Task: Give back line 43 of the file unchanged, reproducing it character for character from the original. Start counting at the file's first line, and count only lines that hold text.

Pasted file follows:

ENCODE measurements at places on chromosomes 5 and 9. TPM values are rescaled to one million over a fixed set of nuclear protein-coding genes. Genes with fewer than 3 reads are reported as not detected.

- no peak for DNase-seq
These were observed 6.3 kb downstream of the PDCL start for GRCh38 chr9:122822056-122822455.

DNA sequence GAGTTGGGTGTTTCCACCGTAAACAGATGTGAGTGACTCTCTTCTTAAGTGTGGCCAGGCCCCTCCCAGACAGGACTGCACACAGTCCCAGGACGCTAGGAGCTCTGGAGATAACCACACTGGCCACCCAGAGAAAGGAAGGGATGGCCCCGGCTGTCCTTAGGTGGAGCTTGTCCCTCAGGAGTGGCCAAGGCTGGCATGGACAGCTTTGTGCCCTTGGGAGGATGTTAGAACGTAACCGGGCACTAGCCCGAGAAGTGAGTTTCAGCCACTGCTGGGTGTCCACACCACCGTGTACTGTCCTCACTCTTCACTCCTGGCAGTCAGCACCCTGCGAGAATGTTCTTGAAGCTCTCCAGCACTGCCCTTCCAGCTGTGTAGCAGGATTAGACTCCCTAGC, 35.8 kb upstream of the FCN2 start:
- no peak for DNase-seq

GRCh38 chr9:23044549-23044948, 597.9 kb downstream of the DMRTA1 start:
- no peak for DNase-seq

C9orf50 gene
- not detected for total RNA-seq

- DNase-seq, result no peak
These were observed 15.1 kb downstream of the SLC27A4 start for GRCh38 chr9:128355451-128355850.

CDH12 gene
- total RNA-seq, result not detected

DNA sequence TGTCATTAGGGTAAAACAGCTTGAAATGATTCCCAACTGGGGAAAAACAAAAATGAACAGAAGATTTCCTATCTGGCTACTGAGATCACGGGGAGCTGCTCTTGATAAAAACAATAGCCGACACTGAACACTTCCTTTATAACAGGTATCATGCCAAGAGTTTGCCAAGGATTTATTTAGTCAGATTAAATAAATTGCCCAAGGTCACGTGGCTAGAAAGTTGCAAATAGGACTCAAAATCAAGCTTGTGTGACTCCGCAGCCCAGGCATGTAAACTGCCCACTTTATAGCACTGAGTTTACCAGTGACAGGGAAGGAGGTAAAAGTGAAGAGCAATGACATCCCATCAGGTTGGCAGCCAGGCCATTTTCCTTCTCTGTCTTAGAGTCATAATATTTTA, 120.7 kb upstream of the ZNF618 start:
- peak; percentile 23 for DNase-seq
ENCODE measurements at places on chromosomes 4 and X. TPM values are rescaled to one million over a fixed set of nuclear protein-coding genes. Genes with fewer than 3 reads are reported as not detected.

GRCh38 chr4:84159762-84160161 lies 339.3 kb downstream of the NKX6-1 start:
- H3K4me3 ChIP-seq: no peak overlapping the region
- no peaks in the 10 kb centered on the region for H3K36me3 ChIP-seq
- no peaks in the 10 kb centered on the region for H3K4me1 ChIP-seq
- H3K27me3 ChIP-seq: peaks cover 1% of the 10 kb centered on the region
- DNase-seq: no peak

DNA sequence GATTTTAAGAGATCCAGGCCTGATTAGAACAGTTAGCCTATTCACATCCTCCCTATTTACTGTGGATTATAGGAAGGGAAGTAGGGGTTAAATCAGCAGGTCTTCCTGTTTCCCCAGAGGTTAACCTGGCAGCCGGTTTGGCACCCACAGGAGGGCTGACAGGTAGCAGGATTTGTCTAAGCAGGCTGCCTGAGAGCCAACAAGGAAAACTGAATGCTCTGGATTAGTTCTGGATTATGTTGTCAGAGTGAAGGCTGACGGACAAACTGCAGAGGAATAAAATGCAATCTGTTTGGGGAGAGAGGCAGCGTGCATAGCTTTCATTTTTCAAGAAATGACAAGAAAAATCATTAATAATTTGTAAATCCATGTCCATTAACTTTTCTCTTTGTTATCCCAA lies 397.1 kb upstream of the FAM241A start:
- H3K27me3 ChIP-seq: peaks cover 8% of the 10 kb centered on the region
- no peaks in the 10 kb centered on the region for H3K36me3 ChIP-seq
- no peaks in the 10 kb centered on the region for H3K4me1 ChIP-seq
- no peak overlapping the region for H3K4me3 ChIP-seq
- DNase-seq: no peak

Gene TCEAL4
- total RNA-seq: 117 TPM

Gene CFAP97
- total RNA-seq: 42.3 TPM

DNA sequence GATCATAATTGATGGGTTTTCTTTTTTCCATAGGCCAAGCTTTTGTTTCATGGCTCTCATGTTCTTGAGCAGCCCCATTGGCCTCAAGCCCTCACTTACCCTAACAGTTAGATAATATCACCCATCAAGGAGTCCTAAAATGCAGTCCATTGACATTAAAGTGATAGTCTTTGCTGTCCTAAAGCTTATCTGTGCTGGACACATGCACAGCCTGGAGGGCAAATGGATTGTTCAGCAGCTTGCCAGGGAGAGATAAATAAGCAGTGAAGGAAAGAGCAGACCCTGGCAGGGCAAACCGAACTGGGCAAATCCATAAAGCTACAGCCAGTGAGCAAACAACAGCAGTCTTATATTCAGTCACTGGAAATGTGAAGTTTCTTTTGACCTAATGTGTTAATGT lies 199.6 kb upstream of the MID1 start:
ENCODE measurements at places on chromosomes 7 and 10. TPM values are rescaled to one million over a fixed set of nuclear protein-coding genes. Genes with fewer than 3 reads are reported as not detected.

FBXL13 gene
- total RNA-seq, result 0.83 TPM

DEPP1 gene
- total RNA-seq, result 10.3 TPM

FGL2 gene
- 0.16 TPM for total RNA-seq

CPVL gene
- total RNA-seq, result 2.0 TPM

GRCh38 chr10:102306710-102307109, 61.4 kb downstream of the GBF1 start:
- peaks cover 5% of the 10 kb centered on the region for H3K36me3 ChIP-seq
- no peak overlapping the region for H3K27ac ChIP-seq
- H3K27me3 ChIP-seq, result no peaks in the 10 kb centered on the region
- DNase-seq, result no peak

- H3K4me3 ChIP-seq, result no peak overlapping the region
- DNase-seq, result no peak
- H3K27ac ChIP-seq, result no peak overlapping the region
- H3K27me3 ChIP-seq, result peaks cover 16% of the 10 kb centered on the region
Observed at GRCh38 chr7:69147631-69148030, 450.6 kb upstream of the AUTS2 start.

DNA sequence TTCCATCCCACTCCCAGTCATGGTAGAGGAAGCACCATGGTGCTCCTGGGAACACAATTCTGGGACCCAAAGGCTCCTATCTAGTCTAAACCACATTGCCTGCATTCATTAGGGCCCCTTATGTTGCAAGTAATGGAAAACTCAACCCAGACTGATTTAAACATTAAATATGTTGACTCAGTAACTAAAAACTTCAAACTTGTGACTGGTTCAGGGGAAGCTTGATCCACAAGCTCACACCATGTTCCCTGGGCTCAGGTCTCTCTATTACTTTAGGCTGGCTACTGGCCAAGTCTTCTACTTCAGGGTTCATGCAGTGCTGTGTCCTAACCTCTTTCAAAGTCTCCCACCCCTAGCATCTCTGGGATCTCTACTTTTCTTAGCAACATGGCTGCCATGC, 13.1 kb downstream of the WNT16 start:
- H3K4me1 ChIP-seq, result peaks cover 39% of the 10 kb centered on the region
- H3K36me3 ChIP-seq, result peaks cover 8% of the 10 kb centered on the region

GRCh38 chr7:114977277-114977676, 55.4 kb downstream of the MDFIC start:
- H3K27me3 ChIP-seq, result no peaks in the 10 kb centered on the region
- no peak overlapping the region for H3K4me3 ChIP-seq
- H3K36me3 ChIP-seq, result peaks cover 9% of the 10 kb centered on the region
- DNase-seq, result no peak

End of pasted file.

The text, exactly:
GRCh38 chr10:102306710-102307109, 61.4 kb downstream of the GBF1 start: